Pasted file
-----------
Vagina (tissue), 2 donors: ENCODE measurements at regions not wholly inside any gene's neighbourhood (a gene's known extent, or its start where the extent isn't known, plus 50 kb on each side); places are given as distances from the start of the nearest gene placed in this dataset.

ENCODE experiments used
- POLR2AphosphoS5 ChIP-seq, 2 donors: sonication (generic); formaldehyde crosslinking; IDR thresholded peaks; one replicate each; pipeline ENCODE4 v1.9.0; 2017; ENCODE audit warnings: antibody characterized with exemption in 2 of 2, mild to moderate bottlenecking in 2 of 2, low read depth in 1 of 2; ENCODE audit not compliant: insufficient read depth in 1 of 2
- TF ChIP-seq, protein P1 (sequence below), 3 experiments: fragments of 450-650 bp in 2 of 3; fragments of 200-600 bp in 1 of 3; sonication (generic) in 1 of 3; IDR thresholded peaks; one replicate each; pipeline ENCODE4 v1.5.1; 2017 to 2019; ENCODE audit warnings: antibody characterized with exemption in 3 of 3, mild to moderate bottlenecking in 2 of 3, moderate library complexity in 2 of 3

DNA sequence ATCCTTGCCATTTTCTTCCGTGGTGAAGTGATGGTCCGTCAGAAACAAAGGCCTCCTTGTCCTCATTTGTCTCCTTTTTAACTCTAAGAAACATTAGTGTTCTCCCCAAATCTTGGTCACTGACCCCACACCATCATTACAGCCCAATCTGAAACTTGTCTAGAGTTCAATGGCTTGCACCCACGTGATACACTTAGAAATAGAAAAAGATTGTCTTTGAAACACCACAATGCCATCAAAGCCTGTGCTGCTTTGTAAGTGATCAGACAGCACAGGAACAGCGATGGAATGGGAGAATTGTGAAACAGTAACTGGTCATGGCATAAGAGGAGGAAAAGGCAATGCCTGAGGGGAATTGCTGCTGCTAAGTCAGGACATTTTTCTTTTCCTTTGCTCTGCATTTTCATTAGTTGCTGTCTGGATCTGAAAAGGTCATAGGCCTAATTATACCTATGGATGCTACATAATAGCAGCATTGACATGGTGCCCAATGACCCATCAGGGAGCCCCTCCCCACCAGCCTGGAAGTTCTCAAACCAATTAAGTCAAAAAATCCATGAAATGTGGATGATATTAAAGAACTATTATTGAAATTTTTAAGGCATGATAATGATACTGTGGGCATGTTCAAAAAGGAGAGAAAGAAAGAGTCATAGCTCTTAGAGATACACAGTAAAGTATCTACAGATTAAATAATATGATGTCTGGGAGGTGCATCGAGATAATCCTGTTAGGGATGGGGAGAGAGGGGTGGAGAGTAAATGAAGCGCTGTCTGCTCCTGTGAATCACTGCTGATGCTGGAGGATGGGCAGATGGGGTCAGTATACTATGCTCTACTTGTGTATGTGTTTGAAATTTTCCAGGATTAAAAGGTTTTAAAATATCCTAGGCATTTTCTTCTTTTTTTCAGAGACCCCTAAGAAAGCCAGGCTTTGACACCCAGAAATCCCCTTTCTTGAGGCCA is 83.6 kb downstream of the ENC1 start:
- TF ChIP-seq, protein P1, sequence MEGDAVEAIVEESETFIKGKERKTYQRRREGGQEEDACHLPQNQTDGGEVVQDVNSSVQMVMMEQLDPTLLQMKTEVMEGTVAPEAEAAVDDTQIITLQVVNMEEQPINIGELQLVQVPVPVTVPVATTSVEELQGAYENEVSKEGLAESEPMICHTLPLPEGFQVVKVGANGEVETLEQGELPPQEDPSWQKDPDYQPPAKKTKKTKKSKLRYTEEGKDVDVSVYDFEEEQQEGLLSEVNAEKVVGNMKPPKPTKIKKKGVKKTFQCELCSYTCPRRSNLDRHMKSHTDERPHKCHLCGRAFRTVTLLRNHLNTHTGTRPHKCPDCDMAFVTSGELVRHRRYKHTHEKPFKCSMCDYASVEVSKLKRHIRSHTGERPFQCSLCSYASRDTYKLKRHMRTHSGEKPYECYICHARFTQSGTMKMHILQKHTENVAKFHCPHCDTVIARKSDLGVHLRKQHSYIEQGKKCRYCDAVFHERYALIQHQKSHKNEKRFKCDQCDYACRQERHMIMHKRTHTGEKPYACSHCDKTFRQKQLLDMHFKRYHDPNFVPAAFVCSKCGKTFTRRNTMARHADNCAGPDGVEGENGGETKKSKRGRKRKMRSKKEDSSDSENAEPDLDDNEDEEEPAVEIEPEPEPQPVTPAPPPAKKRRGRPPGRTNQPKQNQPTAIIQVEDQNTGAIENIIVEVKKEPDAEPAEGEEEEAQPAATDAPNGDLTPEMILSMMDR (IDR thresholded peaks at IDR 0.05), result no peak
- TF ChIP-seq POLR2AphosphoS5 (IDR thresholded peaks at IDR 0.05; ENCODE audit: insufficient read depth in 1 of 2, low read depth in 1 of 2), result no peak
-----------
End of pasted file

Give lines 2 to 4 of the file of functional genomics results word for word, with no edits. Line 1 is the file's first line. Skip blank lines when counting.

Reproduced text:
ENCODE experiments used
- POLR2AphosphoS5 ChIP-seq, 2 donors: sonication (generic); formaldehyde crosslinking; IDR thresholded peaks; one replicate each; pipeline ENCODE4 v1.9.0; 2017; ENCODE audit warnings: antibody characterized with exemption in 2 of 2, mild to moderate bottlenecking in 2 of 2, low read depth in 1 of 2; ENCODE audit not compliant: insufficient read depth in 1 of 2
- TF ChIP-seq, protein P1 (sequence below), 3 experiments: fragments of 450-650 bp in 2 of 3; fragments of 200-600 bp in 1 of 3; sonication (generic) in 1 of 3; IDR thresholded peaks; one replicate each; pipeline ENCODE4 v1.5.1; 2017 to 2019; ENCODE audit warnings: antibody characterized with exemption in 3 of 3, mild to moderate bottlenecking in 2 of 3, moderate library complexity in 2 of 3